By JEROME E. FISCHER
'May they live to enjoy the blessings of peace'
"A peace is of the nature of a conquest; for then both parties nobly are subdued, and neither party loser."
- William Shakespeare
There are two popular names for Jewish congregations in America, Rodfei Tzedek, Pursuers of Righteousness or Justice, and Rodef Shalom, Pursue Peace. One gets the sense that they are sometimes not mutually achievable. In order to entice the Palestinians into resuming negotiations Israel's prime minister, Benjamin Netanyahu, agreed to release murderers from prison. Many Israelis and Jews around the world see this as a perversion of justice. Israel has no capital punishment, so these prisoners, who in other countries would have been executed, have been waiting for a deal like this to occur.
But in making this deal Netanyahu may have proven himself to be a Rodef Shalom, a pursuer of peace. Many in his own party, the Likud, voted against the deal, and almost all in the Likud are somewhat in a state of shock because it appears that Netanyahu does actually believe that two states for two peoples is the only solution to the conflict between Israelis and Palestinians.
He is clearly taking a risk. Anwar Sadat, who negotiated and signed the peace treaty with Israel, and famously said "Peace is much more precious than a piece of land … let there be no more wars" was killed for signing a treaty with Israel even though he got all of the Sinai returned to Egypt under the terms of the treaty. Peace with the Jewish state was an anathema to the Muslim fundamentalists. They had penetrated the army and leapt from a parade to spray the reviewing grandstand with machine gun fire that killed Sadat immediately.
Yitzhak Rabin, who said that he would "fight terrorism as if there is no peace process" and "pursue peace as if there is no terrorism" was also cut down, killed by a Jewish religious fundamentalist just after addressing a peace rally in Tel Aviv and singing a song for peace over war.
The Palestinians have yet to suffer the loss of a major leader. However, the struggle between the Muslim fundamentalist Hamas party and Fatah has often taken turns towards violence and murder. Palestinian President Abbas, who scolded Arafat for not transforming himself from a liberator to a national leader after the Oslo accords were signed, has clearly been in favor of a peace treaty. He has spoken words (which he hastily withdrew under pressure) indicating that he does not want to return to his birthplace of Safed, but would be satisfied with a state of Palestine that would be open to all Palestinian refugees who wish to return. And President Shimon Peres has repeatedly said that Israel has a partner for peace in Mahmoud Abbas.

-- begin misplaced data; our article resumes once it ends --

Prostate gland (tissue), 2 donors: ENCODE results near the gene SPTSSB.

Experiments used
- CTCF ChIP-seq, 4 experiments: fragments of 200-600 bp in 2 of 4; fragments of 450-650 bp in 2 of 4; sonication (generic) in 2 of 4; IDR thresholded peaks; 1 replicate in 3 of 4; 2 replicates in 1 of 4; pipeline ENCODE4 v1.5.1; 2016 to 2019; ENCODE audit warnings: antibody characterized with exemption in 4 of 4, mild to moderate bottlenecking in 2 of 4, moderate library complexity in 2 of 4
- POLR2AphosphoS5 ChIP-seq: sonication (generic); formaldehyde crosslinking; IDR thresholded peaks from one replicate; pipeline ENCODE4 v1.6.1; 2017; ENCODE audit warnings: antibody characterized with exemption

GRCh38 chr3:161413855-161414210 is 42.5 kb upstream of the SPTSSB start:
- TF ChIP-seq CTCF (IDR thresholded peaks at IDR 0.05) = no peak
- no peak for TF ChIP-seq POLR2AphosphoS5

The road ahead is fraught with obstacles: religious fundamentalists and fanatics, diasporas (Jewish and Palestinian) who feel they have a right to influence the negotiations, and terrorists who feel that they can thwart the entire endeavor with some spectacular acts of carnage. And although Secretary of State John Kerry seems to have lined up the Arab League behind these negotiations, the Sunni/Shiite rift, with Iran on the Shiite side, can play out either in favor of peace or as the greatest obstacle to peace.
It is painful for those who have suffered great losses on both sides of the conflict to concede that justice has been thwarted or will not be attained. I hope that they will realize the value of peace and that they may console themselves with the realization that further great losses will not be suffered by others once an agreement is reached.
While there are still strong irredentist forces who do not see anything but total conquest of the other, there are now many groups of young people struggling to break the cycle of violence and reach a peace agreement. And the economic ties that are unspoken but surprisingly strong between West Bank Palestinians and Israelis give a glimmer of the possibilities when peace is achieved.
Zionism strove for a modern liberal nation/state, and the Israeli Declaration of Independence called for peace with all of Israel's neighbors. If the Palestinians want a modern nation state, peace is achievable. And Israel, with its security guaranteed, will take risks to achieve that peace.
I recently had a discussion with an Israeli high school graduate and his mother. The graduate was upset about the prisoner release. The mother, who was sending him, the third of her three sons, into the army, said " 'Peace above all else. No wars - that would make me very happy."
May Prime Minister Netanyahu and President Abbas be pursuers of peace. May they live to enjoy the blessings of peace. May the diasporas of both nations support their pursuit of peace. And may all Americans support Secretary of State Kerry in his dogged determination to resolve a conflict that, in the best traditions of Jews, and Muslims, Isaac and Ishmael, calls for a peaceful, noble, resolution.
Jerome E. Fischer is the executive director of the Jewish Federation of Eastern Connecticut.